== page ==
Similarly a story I wrote a couple of years ago for the Review of Australian Fiction, featuring a city entirely inhabited by cowards, which could only be reached when all other bolt holes had been dug out. Part dark fantasy; part crime story; part examination what exactly counts as cowardice and bravery, and how the two can be confused, the original story ran a shade over 8000 words, but never really explored the themes and setting to my satisfaction. Like Tales of Nireym before it, I came away feeling that I could have done so much more, given a longer framework. The difference is, I made a start on this one, before everything when splooey-- there are nearly 12,000 words waiting for me to return to them.




5. The Claws of Native Ghosts and Other Stories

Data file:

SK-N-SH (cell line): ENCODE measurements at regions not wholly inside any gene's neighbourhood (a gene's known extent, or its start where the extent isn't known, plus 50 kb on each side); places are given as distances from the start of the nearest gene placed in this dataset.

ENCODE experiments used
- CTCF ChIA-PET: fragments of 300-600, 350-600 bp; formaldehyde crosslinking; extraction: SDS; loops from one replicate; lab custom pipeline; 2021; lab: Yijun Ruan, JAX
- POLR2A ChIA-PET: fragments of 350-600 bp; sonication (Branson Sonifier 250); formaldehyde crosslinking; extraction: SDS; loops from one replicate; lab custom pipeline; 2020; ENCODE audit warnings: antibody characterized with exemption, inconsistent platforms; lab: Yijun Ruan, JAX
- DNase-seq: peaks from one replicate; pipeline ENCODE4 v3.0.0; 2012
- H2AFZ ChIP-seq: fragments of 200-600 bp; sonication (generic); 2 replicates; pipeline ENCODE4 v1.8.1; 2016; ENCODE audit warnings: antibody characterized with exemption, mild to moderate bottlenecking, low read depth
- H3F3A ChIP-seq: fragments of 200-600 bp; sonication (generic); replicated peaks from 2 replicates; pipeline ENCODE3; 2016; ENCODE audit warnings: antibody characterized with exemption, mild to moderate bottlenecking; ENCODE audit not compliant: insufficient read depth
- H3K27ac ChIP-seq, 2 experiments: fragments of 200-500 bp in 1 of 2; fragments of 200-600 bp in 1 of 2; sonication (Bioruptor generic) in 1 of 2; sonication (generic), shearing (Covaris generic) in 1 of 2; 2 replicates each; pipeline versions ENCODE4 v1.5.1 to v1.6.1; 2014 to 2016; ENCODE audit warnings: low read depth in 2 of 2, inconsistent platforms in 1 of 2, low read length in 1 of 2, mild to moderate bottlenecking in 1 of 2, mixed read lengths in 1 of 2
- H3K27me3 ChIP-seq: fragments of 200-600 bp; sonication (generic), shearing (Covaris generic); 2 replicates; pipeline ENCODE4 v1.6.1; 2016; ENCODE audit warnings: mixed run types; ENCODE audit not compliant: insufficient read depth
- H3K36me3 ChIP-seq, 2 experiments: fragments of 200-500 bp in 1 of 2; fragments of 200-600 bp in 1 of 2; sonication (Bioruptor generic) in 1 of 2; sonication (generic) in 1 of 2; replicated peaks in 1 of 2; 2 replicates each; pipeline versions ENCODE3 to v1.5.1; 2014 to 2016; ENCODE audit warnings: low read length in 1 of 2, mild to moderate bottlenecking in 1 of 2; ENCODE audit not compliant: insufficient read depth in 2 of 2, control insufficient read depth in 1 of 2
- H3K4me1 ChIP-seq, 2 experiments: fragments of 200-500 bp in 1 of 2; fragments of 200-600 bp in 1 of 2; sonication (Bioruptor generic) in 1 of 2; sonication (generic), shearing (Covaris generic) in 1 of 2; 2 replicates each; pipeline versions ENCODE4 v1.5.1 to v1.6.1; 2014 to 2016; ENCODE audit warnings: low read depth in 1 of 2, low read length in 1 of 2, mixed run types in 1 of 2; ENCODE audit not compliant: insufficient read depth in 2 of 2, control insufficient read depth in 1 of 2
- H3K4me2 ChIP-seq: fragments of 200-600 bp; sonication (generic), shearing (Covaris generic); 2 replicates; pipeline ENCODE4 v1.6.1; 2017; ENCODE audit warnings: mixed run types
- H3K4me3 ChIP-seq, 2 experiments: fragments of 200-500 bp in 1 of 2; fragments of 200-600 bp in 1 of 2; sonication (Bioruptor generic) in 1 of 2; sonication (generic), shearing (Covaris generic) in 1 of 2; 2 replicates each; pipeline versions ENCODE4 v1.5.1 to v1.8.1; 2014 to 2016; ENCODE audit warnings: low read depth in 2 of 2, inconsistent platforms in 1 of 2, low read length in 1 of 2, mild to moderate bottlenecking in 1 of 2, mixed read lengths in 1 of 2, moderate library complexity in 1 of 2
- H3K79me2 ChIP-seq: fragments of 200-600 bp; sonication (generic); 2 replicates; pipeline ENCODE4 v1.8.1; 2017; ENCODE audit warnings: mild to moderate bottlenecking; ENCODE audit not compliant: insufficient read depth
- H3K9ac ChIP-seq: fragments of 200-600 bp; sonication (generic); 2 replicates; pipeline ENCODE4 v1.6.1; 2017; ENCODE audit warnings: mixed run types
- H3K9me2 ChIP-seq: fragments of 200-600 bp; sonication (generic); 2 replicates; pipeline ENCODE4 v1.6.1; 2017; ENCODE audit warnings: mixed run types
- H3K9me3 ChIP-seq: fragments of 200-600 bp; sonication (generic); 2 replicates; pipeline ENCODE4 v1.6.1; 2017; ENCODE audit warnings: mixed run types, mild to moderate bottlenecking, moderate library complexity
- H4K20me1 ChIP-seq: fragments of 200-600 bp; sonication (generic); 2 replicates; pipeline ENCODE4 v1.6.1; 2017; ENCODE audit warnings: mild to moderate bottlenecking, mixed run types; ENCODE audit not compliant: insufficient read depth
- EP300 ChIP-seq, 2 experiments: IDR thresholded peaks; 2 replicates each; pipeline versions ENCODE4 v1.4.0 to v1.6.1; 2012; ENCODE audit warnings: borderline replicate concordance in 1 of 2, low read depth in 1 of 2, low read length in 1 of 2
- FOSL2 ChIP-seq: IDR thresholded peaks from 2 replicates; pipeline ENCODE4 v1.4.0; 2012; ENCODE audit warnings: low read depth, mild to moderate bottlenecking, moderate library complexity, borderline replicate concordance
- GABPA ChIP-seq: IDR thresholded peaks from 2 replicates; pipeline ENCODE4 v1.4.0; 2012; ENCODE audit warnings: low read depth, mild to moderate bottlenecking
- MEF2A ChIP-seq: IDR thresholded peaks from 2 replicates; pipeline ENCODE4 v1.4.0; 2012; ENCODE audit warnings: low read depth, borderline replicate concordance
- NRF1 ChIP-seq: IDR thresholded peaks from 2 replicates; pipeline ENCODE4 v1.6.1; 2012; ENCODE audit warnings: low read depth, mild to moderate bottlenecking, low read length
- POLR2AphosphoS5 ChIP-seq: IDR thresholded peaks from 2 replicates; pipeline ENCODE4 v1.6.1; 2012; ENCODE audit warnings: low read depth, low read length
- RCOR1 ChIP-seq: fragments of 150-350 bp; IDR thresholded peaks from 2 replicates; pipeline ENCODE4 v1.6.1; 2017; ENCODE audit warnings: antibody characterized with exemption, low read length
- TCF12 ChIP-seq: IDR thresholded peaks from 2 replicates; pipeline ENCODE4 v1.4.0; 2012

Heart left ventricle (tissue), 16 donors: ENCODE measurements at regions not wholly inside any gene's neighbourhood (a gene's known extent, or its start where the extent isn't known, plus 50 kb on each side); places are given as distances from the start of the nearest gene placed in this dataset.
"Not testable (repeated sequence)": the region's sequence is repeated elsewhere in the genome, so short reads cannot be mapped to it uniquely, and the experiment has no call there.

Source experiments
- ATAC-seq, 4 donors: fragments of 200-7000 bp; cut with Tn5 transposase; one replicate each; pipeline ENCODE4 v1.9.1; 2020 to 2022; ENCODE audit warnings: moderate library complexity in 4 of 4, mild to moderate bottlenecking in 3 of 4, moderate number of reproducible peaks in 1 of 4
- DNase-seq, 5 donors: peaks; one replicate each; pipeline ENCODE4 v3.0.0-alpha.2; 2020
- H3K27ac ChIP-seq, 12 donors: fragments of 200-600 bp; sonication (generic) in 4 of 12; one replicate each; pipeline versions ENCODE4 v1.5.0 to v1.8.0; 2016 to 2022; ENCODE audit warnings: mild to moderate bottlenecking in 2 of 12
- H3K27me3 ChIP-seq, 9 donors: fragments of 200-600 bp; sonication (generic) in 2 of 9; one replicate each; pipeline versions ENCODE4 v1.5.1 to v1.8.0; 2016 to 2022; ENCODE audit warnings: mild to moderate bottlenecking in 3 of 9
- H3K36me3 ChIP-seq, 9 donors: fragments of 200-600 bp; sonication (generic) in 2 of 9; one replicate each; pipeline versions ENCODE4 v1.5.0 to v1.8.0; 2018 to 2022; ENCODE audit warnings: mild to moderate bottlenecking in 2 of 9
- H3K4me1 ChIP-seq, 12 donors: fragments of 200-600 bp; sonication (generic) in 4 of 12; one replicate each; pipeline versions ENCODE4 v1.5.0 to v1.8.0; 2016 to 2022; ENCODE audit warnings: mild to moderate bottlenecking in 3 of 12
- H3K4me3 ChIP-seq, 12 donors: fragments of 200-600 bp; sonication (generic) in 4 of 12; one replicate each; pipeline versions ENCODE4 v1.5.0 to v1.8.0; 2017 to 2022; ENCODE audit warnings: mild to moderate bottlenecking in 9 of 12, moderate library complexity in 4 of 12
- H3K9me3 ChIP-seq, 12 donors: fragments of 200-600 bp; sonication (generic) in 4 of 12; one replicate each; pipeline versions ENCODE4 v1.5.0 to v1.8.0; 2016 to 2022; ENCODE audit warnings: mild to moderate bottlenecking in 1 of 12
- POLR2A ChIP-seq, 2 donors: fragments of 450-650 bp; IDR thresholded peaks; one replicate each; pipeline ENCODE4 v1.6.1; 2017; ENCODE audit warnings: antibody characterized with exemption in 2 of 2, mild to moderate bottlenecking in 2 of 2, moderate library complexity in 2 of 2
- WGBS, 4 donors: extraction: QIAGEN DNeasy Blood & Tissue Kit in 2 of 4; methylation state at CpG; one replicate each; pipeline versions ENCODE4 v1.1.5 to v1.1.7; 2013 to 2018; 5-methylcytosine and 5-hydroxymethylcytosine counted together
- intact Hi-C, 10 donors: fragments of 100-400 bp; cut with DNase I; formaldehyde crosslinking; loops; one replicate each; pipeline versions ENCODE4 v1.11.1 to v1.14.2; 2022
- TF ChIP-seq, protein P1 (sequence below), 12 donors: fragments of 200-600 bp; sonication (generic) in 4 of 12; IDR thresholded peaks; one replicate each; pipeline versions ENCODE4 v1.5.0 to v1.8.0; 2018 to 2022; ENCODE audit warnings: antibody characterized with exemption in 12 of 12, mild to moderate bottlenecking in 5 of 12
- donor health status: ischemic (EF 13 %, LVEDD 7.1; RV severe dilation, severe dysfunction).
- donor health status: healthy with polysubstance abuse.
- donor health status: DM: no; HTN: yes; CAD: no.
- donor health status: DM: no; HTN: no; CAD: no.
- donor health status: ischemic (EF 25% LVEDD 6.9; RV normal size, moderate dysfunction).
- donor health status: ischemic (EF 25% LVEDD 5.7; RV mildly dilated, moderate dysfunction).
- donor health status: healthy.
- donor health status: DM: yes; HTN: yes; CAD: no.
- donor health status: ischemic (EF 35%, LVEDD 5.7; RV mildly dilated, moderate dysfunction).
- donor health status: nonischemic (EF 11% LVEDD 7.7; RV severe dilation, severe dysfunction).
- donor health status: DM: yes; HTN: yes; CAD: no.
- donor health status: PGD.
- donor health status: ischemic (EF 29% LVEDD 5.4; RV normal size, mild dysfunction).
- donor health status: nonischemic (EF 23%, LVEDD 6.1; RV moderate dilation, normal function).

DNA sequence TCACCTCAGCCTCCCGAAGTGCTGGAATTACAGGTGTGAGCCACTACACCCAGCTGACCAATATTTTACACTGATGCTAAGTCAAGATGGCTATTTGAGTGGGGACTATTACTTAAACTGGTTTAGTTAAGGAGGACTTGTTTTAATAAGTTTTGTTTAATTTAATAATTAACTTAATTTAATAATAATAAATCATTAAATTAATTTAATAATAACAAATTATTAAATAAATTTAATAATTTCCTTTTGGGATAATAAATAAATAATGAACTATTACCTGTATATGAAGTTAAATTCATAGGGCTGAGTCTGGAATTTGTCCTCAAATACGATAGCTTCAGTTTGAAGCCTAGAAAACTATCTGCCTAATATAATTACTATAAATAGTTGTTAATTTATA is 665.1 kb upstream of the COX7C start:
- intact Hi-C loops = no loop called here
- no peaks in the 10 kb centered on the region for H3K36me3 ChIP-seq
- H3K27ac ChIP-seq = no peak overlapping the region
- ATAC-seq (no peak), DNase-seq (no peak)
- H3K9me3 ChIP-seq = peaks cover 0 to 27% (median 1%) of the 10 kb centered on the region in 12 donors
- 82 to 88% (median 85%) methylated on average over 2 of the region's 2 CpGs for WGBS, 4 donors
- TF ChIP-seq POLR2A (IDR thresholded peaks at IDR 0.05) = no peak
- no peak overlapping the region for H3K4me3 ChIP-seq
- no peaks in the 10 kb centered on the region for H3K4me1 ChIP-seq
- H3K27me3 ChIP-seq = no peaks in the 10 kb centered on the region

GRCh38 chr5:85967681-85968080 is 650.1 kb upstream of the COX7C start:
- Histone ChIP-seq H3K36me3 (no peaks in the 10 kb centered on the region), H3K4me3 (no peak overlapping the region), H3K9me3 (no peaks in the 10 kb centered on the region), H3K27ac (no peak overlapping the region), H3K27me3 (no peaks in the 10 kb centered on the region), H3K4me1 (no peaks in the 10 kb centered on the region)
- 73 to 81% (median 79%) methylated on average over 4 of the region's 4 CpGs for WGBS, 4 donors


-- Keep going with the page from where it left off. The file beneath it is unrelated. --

I've been chipping away at this one for a few years now: a linked collection of short stories, connecting events throughout the history of Western Australia by revealing a hidden, supernatural  history running alongside, and affecting, European occupation. To date, 3 stories have seen print in magazine format: the titular tale, which concerns itself with the Pinjarra Massacre; Comfort Ghost, which intersects the current Fremantle Arts centre with its past as an asylum; and Disciple of the Torrent, about the Batavia Mutiny. A further story, centred on CY O'Connor's suicide, is in the editing stage. Two years of uninterrupted research and writing should be enough to put together the 8 other events I have listed to work with, as well as any others my research might lead me towards.